Vinny Warren left Galway in Ireland and went to New York.

He got a job driving a horse and carriage around central park.

He had to wear a top hat.

He knew nothing about horses, but he didn’t mention that when he applied.

He started work at 7pm on a hot Saturday night at the height of tourist season.

He parked the horse and nipped off for a quick cigarette.

When he came back there was an empty space where the horse and carriage had been.

Vinny could see it in the distance, galloping away down 7th Avenue.

He ran after it but he was never going to catch a horse.

And horses don’t stop for traffic lights.

Vinny could see the headlines: Runaway Horse Crushes Tourists, or Family Dies When Car Hits Runaway Horse.

This was his worst nightmare.

But Vinny learned something about people that night.

Many blocks later he finally caught up with the horse and carriage.

It had been stopped by two young cops, an Italian and a Puerto Rican, in a police car.

They thought it was hysterically funny to see a horse and carriage running through New York with the driver chasing it in a top hat.

So, laughing as they did it, they’d used their car to cut the horse off and stop it.

And they felt so sorry for the dumbass driver they just gave him back the reins, laughing all the while.

Vinny didn’t learn much about driving a horse and carriage, but he did learn people love to laugh.

A little while later, that same horse fell over while it was pulling the carriage.

It dropped dead.

Vinny phoned the owner and asked what he should do, should he call the police?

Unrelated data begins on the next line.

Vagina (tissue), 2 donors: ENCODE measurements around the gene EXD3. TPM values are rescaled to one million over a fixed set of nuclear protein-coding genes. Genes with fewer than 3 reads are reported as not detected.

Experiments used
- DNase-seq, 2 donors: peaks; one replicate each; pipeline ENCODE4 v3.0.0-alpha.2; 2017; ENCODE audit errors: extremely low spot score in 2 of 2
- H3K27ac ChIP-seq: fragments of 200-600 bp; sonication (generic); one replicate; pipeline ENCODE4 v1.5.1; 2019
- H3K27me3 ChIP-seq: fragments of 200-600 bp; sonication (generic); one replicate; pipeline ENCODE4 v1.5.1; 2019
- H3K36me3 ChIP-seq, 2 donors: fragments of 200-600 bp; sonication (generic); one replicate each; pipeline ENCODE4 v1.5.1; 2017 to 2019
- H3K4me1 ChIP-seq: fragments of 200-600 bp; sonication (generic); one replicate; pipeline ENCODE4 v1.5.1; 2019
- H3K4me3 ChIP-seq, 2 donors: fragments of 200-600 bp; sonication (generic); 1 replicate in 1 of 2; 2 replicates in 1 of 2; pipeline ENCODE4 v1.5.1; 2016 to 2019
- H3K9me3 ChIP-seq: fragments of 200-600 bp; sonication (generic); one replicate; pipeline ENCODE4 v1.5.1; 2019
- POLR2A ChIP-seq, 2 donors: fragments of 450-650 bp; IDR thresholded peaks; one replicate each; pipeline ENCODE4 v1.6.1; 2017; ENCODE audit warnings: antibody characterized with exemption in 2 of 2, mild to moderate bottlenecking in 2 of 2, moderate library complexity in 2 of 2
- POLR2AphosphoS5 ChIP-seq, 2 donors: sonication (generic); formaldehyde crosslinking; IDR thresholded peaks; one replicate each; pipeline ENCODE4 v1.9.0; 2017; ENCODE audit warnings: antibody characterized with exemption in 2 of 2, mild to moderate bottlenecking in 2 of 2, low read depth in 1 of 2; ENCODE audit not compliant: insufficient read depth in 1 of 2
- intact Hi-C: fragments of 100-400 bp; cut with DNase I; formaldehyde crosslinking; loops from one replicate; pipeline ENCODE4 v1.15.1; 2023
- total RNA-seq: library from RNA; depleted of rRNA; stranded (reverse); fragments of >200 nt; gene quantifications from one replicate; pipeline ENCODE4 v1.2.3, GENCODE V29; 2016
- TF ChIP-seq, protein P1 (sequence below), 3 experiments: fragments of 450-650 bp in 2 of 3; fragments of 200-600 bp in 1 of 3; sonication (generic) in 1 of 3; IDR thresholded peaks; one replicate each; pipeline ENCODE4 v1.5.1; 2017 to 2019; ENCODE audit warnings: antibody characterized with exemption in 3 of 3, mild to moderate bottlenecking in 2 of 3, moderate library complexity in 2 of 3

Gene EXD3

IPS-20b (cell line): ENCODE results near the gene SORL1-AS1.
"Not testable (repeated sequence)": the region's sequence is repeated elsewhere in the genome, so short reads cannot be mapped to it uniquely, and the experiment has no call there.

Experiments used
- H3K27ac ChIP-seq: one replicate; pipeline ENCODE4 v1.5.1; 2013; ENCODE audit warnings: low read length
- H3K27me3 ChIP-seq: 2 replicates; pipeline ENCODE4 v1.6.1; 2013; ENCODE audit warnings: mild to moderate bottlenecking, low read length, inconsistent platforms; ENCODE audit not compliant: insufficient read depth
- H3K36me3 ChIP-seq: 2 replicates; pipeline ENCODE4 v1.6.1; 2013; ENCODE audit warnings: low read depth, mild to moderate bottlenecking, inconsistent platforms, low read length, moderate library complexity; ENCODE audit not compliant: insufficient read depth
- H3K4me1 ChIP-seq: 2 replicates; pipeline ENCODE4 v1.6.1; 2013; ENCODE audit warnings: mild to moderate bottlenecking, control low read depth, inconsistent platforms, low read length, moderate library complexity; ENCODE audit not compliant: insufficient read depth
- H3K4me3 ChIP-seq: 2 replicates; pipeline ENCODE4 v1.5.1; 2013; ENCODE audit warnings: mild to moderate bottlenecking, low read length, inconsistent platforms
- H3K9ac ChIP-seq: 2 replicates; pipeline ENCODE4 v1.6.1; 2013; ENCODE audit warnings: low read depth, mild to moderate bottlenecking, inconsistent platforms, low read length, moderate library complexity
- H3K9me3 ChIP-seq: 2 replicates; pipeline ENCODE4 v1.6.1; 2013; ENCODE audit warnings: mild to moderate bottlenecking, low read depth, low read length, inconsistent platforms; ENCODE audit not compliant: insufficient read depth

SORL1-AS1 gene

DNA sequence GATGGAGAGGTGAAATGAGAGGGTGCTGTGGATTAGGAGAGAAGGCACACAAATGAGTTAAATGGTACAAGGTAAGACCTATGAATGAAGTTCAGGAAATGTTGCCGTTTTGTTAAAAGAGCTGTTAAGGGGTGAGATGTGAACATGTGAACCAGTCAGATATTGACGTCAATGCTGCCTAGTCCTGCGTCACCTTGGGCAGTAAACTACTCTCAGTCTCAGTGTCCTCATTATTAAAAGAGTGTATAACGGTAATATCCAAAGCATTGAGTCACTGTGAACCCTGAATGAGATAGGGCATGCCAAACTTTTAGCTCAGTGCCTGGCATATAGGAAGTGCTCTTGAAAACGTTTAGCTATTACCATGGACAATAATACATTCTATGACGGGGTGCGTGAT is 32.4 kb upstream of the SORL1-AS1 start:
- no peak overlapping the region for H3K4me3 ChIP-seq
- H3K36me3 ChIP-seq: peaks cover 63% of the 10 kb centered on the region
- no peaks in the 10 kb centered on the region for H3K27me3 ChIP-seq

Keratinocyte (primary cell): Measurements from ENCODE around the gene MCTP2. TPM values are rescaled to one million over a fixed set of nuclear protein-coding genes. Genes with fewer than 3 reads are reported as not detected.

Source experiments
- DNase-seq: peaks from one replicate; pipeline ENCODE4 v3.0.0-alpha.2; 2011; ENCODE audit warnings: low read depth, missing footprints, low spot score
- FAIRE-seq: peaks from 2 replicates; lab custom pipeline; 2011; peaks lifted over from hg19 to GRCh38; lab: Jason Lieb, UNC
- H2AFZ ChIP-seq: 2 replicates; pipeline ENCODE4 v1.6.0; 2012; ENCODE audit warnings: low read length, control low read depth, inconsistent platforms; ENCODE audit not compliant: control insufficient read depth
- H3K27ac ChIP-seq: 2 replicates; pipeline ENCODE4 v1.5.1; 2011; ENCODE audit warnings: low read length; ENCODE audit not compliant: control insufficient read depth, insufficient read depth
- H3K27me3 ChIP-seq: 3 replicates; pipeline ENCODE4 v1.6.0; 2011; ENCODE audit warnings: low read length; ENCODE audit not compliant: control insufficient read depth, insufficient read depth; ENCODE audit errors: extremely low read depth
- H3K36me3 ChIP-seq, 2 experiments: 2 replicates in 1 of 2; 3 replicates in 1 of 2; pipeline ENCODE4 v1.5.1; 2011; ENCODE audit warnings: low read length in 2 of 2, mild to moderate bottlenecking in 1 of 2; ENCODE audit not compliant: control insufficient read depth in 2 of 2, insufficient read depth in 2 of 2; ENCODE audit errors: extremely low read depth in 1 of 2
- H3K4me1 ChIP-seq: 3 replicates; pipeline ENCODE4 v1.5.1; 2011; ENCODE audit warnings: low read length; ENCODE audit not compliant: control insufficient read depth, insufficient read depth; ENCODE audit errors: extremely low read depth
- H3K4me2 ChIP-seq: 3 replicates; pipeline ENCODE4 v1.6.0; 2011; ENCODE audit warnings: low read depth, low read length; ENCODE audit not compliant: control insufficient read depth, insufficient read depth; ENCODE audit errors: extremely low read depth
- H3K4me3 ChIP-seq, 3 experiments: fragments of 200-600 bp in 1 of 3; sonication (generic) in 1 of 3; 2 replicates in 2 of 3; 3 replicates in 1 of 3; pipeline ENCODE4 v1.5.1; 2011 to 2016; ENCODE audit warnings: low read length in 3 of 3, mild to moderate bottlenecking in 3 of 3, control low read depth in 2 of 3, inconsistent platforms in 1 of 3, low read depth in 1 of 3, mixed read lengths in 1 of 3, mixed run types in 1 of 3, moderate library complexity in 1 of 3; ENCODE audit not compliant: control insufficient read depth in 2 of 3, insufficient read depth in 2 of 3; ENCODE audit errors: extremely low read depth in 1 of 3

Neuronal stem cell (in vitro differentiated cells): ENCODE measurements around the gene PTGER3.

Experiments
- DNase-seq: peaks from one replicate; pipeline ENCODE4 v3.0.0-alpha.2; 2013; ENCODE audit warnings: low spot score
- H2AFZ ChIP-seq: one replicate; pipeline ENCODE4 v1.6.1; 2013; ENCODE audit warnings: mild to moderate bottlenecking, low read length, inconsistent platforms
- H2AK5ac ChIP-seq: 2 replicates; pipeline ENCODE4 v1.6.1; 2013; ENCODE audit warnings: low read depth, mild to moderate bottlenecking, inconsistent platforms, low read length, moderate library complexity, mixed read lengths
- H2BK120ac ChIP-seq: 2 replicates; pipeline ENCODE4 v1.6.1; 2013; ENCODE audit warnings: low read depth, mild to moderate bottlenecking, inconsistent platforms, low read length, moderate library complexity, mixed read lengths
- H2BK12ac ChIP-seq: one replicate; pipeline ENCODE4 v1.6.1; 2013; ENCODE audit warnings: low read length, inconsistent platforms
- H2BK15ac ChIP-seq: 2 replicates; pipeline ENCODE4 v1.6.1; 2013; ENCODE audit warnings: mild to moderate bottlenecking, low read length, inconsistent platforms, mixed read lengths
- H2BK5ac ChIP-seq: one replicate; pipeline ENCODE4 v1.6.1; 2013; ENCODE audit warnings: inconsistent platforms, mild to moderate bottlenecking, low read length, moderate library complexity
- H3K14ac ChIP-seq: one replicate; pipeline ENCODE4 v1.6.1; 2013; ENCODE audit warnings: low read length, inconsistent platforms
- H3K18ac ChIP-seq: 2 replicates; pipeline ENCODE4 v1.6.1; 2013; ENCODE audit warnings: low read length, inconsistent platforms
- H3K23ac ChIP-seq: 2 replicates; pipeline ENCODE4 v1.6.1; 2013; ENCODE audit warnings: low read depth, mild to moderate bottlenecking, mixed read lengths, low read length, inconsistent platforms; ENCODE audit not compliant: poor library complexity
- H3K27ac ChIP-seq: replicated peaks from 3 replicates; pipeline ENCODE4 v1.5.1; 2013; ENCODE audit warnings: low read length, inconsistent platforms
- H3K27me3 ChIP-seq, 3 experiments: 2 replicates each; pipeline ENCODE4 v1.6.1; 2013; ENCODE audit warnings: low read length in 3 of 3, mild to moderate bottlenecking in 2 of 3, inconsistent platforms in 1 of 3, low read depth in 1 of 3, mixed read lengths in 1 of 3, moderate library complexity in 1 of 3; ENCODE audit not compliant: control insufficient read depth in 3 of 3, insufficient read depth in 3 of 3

The owner said whatever you do, don’t do that.

The owner came over straight away.

He said we don’t want them to start investigating, we don’t need the aggravation.

The owner said, wait here a minute.

And he went to talk to a guy nearby, sitting in a garbage truck.

A couple of hundred dollars changed hands and the dead horse was tied to the lifting arm on the garbage truck.

The horse was lifted up into the back of the truck.

They stood around and watched while the horse was compacted.

Then suddenly the horse exploded.

Blood showered all over them.

They started screaming with horror, but mainly with laughter.

Vinny didn’t learn much about driving a horse and carriage, but he did learn people love to laugh.

Which was a lesson Vinnie took into advertising.

Later, when he was a copywriter working on Budweiser, he wrote the “Wassup” campaign.

It became incredibly popular worldwide, one of the funniest, most repeated commercials ever.

In fact it was so funny, the phrase was repeated so often, it became the most awarded American commercial of all time.

Not because it was beautiful or stylish.

Not because it was alternative, or fashionable.

But because Vinnie had learned what people love most.


People love to laugh.